Interest-only mortgages

You are only paying interest each month. This means that although your payments will be lower, the amount you borrow will still be outstanding at the end of the mortgage term. You’ll need to make alternative arrangements to pay off the mortgage to avoid the property having to be sold, such as taking out an investment vehicle.


Buy to let mortgages

Apart from the purpose of the mortgage, the main difference with a buy to let mortgage is that the lender takes into account the rent you will earn from the property as the primary source of income. Some may also take the landlord’s personal income into account. Typically lenders will want prospective rental income, verified by independent sources, to meet at least 125% of the monthly interest payment on the loan. This will either be based on the pay rate or a notional rate determined by the product selected.

Lenders will generally only lend to those with larger deposits, with most asking for a least 20%. The best deals are at the lowest loan to values of 60% or below.


Standard variable rates

Take the rough with the smooth. With this type of rate your payments should rise and fall in line with the Bank of England base rate changes, but not necessarily at the same time or by the same amount. You will almost certainly be paying a higher interest rate than the Bank of England base rate. Most borrowers are transferred to their lender’s standard variable rate once their initial incentive rate period comes to an end.


Fixed rates

You have the security of knowing that your monthly payments are the same, you pay a fixed rate of interest for a set period, typically over 2, 3 or 5 years, so you know exactly what you’ll be paying each month even if interest rates change.


Tracker variable rates

Your payments change when interest rates fall or rise. Tracker variable rates are usually linked to the Bank of England Bank Rate, which means they’ll change in line with changes to the base rate. Tracker variable rates usually offer an initial incentive, typically two or three years – for example, the interest rate payable may be set a small percentage above the rate being tracked for an incentive period. At the end of the incentive period the rate payable will continue to track the rate to which it is linked, but usually at a larger percentage above the rate being tracked.


Capped rates

You know the maximum monthly repayments you would have to make during a set period, typically 2 or 3 years. Capped rates work in a similar way to variable rates, but also offer similar security to fixed rates. The initial interest rate will be set but will vary in line with interest rates. The rate will not exceed a specific upper limit (the cap) for the set period.


Discount variable rates

You benefit from a discount on the lender’s standard variable rate (SVR). If the lender’s SVR increases or decreases, so does the discounted rate. For example, if the lender’s SVR is 3.5% and they offer a discount of 1.5% for 2 years, you will start off by paying 2.0%. If the lender’s SVR increases to 4.0% after 6 months, you will pay 2.5%. Typically, the shorter the discounted period the larger the discount.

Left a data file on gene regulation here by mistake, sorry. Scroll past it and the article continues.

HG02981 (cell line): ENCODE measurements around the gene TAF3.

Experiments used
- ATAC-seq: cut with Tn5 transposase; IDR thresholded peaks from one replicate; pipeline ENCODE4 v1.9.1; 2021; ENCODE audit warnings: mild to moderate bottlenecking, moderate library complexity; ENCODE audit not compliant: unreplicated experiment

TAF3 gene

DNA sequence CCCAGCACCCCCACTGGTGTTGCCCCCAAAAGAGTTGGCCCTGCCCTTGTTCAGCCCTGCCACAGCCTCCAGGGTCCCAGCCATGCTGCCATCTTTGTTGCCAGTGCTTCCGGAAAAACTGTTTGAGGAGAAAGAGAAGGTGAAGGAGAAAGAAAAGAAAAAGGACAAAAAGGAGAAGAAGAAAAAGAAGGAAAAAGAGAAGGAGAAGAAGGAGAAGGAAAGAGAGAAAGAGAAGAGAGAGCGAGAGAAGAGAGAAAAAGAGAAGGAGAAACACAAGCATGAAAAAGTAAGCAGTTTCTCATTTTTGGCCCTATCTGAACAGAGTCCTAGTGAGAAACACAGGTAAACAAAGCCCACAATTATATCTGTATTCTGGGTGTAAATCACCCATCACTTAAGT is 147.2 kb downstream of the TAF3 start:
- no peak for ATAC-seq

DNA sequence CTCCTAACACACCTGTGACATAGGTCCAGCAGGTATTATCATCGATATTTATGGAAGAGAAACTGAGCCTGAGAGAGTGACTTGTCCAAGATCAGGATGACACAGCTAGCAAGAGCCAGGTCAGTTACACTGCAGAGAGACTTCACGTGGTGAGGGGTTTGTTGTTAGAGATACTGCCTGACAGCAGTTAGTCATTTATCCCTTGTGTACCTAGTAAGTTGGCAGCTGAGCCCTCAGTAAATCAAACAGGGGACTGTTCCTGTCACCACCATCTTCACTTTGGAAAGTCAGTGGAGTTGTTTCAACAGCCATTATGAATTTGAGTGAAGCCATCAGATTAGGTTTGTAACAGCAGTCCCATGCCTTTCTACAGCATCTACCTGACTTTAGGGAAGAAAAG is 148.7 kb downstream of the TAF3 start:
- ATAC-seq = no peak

Some forms of Buy to Let Mortgages and Funeral Plans are not regulated by the Financial Conduct Authority.

Together we'll build your property portfolio. Contact us now for help.

Allows those aged at least 55 to use equity in their home to provide a lump sum, income or a combination of both.
3 plans to choose from

Lump sum

A tax-free lump sum is taken from the value of your property and may be used for any legal purpose. This may either involve the payment of interest or interest being rolled up.


Drawdown

This involves an initial advance plus a pre-agreed cash reserve from which you can draw on in the future. No interest is payable on the reserve until you draw down the funds i.e. you only pay interest on the funds you have accessed.


Enhanced

Loan to values are set by your age and providers base this on your expected lifespan. With enhanced products the provider underwrites you individually to establish your life expectancy. Higher loan to values will be available to those who have lower than average life expectancy i.e. certain life limiting conditions.

Four simple steps to securing your mortgage

1

Initial Contact

We conduct a telephone call or meeting to explain our services and obtain your personal information and supporting documentation.

2

Research

We conduct extensive research based on your circumstances and preferences and liaise with you to ensure the recommendation meets your expectations.

3

Application

We submit a decision in principal to your chosen lender to ensure the lending figure matches your requirements, then apply to secure the product and mortgage amount you need.

4

Offer

The mortgage lender agrees your application and issues the formal offer letter.

Important information

There may be a fee for Mortgage Advice. We will confirm this before any fees are incurred and this will be a maximum of £595. Our typical fee is £295

Equity release

There may be a fee for Equity Release Advice. We will confirm this before any fees are incurred and this will be a maximum of £995